Donald Trump campaigned promising to "repeal and replace" Obamacare. He has now discovered that insurance reform is more complicated than he realized. Congressional Republicans, happy to pass irresponsible repeals when they could count on a veto from President Obama, cannot agree on a replacement now that it will have real political consequences.
Trump sensibly said that replacement and repeal should be simultaneous. Simultaneity meant that repeal would be delayed since there was no Republican consensus on a replacement. But delay was preferable to the mess a mere repeal would cause.
Obamacare insured millions of additional people. Some parts are very popular, especially its ban on denying insurance to people with preexisting conditions. But insurance markets would be destroyed if this ban is retained and the most unpopular part of Obamacare, mandatory purchase of insurance, is eliminated.
The obvious way to escape from this dilemma is to enact a single-payer system — an improved Medicare for all — financed by general taxation. Nobody would have to buy insurance, but everyone would be insured. People would not have to choose between incomprehensible policies with different coverage and doctor "networks."
Patients would no longer "churn" between different types of insurance, each with its own network, as incomes change. People would no longer have to document their finances in order to qualify for subsidies. And it would save Americans a lot of money.
Medical providers would no longer need huge staffs — now costing about $80,000 per year for every doctor — to bill dozens of insurance companies. Readers familiar with TV's Doc Martin may remember that this irascible English doctor has only one employee.
Conservatives bemoan duplicated government programs and administrative bloat. But we now have separate government agencies for insuring poor people, retirees, veterans, and native Americans. We also have private bloat: back-room staffing at medical providers and huge staffs insurance companies use to figure out reasons for not covering people.
The situation presents an opportunity for Donald Trump, a world-class opportunist. Imagine him explaining to supporters, often economically disadvantaged, why a system covering medical bills with only nominal co-payments, no deductibles, and no out-of-network doctors would be strongly in their interest. Or, explaining to black Americans how an improved Medicare for all would do more for minorities than any other conceivable government program.
If Trump were to propose Medicare for all, Democrats in Congress would have to bite their tongues and support him. Support would also come from many of the voters, Republicans and independents, who supported him. Medicare for all would not require establishment of a new bureaucracy, since Medicare is already a going concern. Indeed, it would allow elimination of the organizations now covering the poor, veterans, and native Americans.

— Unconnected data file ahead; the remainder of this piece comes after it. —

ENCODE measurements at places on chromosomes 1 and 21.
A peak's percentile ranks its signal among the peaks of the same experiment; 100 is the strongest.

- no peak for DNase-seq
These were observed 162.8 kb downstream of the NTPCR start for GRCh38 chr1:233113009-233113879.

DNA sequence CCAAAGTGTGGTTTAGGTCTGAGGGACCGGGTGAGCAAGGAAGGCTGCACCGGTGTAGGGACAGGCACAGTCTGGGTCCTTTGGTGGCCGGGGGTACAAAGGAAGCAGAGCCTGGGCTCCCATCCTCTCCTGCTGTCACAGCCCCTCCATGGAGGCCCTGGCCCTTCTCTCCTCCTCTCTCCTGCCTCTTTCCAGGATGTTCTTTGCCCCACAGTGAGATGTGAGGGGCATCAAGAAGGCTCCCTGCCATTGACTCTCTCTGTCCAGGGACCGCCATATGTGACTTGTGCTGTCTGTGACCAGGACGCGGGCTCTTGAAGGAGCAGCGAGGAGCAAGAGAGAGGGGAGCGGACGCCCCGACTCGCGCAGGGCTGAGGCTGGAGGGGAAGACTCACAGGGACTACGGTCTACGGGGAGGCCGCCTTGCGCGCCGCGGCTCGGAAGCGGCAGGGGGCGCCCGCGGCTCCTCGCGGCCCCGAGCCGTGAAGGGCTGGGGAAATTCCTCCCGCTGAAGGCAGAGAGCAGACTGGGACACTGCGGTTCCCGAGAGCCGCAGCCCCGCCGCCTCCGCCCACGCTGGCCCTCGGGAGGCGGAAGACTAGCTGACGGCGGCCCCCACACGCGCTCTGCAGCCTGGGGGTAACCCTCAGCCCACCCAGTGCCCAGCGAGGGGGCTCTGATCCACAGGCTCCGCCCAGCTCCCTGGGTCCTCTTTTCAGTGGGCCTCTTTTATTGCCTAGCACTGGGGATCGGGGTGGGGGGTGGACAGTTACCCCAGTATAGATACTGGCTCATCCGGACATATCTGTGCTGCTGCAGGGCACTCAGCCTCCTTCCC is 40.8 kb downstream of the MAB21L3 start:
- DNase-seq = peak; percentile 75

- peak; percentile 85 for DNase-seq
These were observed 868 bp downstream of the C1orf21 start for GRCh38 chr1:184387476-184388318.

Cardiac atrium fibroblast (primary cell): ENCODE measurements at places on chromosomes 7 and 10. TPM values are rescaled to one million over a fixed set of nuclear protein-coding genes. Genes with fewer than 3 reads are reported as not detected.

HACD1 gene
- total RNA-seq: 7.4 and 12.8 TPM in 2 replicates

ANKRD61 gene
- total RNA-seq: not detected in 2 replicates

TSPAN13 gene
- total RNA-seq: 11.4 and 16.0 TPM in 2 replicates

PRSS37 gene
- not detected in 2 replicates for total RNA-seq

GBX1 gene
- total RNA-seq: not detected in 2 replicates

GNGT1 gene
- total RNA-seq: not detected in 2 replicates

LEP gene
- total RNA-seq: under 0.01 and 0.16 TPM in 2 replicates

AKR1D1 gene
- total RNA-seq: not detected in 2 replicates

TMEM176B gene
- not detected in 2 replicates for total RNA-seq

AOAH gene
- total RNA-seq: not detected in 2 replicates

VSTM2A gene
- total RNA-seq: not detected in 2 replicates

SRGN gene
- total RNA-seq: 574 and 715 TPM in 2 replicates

Trump, knowing how to get national attention, would be uniquely able to explain why inevitable criticism of his proposal by the medical-pharmaceutical-insurance complex is rooted in self-interest and misleading. He could explain why the taxes to pay for Medicare for all will cost Americans with average or especially lower incomes less than they now pay, directly and indirectly, for medical care.
Critics might note that Medicare for all, by making insurance more efficient, would cause immense unemployment among non-medical people currently working for doctors, hospitals, and insurance companies. But Trump could correctly reply that people will take the money previously spent to support these administrators and spend it on other things, thereby creating an equal number of new jobs in other industries. Any unemployment created by this reform would be temporary, and implementing the reform during a booming economy would mitigate even this damage.
Although most congressional Republicans have opposed a single-payer system, if Trump convinces public opinion many Republicans in Congress would have to vote for it. If single-payer failed to pass, Trump could urge voters to unseat those who opposed it in 2018.
Conservative public opinion may already be starting to turn around to support an improved Medicare for all. Charles Krauthammer — a trained psychiatrist as well as a nationally syndicated columnist — spoke favorably of it recently. And conservative columnist George F. Will — Princeton Ph.D. in political science — has just indicated that it is probably the best way to escape from the complex inadequacies of Obamacare. One of my own columns, published in 2009, urged conservatives to reconsider their knee-jerk hostility to a single-payer system, so perhaps I was a little ahead of the pack.
If President Trump decides to endorse an improved Medicare for all, I recommend that— after previous quiet consultation — he invite Senator Bernie Sanders to the White House so the two of them could make a dramatic joint announcement. This could be political theater on a Shakespearean scale and, hopefully, one of the high points of the Trump presidency.
It took red-baiter Richard Nixon to restore U.S. relations with China.
Can a Republican president bring us Medicare for all?
Paul F. deLespinasse is Professor Emeritus of Political Science and Computer Science at Adrian College. He received his PhD from Johns Hopkins University in 1966, and has been a National Merit Scholar, an NDEA Fellow, a Woodrow Wilson Fellow, and a Fellow in Law and Political Science at the Harvard Law School. His college textbook, "Thinking About Politics: American Government in Associational Perspective," was published 1981 and his most recent book is "The Case of the Racist Choir Conductor: Struggling With America's Original Sin." His columns have appeared in newspapers in Michigan, Oregon, and a number of other states. To read more of his reports — Click Here Now.
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